Recent research demonstrates how important it is for children to feel loved. Study after study shows that children who feel loved will become emotionally and physically healthy adults. Children who feel loved are better able to trust, feel more secure in relationships, and have a greater sense of confidence and inner peace. They are more likely to be achievers and report happiness and satisfaction in life.

A study of preschoolers done by Washington University in St. Louis found that the love and nurture of the parents is the single most important function in developing the minds of children. This emotional security has long lasting effects. 

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Consider what happens as parents and children share bedtime stories. First, note the warm, gentle physical contact that often accompanies sharing a story. In this high tech world filled with cold and impersonal gadgets of every kind, touch is all the more important. There is a strong body of research that demonstrates the positive influence of touch on child development. Touch deprived children can have hormonal deficiencies and social bonding problems. Lack of touch can stunt growth and even has a connection with cardiovascular disease. Children who enjoy regular, wholesome, loving contact, such as what happens as a story is shared at bedtime, have improved mental and emotional development as compared with their peers. Touch and physical closeness communicates love, and love is transforming.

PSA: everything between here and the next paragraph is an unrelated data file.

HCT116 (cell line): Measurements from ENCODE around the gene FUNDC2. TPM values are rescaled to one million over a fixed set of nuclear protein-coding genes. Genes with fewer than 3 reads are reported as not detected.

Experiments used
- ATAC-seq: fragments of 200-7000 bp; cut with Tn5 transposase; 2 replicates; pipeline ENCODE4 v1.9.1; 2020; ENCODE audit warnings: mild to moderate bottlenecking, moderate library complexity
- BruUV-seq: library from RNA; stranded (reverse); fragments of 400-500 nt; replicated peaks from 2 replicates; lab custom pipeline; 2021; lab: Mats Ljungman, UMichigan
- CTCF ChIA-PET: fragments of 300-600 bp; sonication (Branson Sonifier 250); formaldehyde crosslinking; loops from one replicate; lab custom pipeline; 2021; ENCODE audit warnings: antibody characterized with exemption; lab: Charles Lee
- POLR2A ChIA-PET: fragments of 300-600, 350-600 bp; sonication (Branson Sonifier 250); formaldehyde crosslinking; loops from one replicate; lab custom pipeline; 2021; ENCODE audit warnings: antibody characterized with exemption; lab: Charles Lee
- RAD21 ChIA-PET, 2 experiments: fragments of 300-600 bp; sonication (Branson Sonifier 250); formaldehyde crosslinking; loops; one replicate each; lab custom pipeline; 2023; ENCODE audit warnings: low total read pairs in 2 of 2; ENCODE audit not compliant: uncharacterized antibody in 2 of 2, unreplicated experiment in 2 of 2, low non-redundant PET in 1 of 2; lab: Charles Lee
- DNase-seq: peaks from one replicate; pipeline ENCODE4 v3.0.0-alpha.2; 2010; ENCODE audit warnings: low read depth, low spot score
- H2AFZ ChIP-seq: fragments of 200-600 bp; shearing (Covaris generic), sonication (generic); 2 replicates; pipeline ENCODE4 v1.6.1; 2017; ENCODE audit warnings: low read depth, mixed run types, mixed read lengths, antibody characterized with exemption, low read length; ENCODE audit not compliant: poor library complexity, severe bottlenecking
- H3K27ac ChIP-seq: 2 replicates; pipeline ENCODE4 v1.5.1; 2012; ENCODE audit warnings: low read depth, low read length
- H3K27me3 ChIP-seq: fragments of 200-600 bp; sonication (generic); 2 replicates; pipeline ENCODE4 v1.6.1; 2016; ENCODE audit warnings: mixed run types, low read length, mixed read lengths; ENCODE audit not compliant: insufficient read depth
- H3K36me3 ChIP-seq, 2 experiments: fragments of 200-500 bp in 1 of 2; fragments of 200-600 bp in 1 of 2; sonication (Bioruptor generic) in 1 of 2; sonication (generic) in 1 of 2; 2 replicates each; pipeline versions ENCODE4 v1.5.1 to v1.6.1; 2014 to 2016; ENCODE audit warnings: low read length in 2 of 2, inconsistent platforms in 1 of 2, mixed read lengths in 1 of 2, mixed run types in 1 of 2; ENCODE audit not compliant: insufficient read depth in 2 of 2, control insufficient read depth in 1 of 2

Second, as we share bedtime stories with children, we are giving them our undivided attention. This fact alone communicates value and love to the child. He or she is important, valued, and loved. Mom or dad give what no other person can, their attention. Dads must be a part of the process. Boys who share bedtime stories with their dads significantly outperform their peers in reading and this gap lasts for years.

A third thing that happens as we share stories with children is the conveying of affirmation. Interacting with children as you share the story provides ample opportunities to learn of a child’s thoughts, dreams, hopes, and wishes. This kind of sharing not only deepens the parent-child bond, but conveys an affirmation of love that is emotionally important to a child’s sense of self. A shared hug, a touch, a sharing of prayers, all can communicate loving affirmation.




“Where Do Belly Buttons Come From?”, (CrossBooks 2013) by Jeffery Warren Scott

makes a great bedtime story to share!

Visit www.WhereBellyButtonsComeFrom.com

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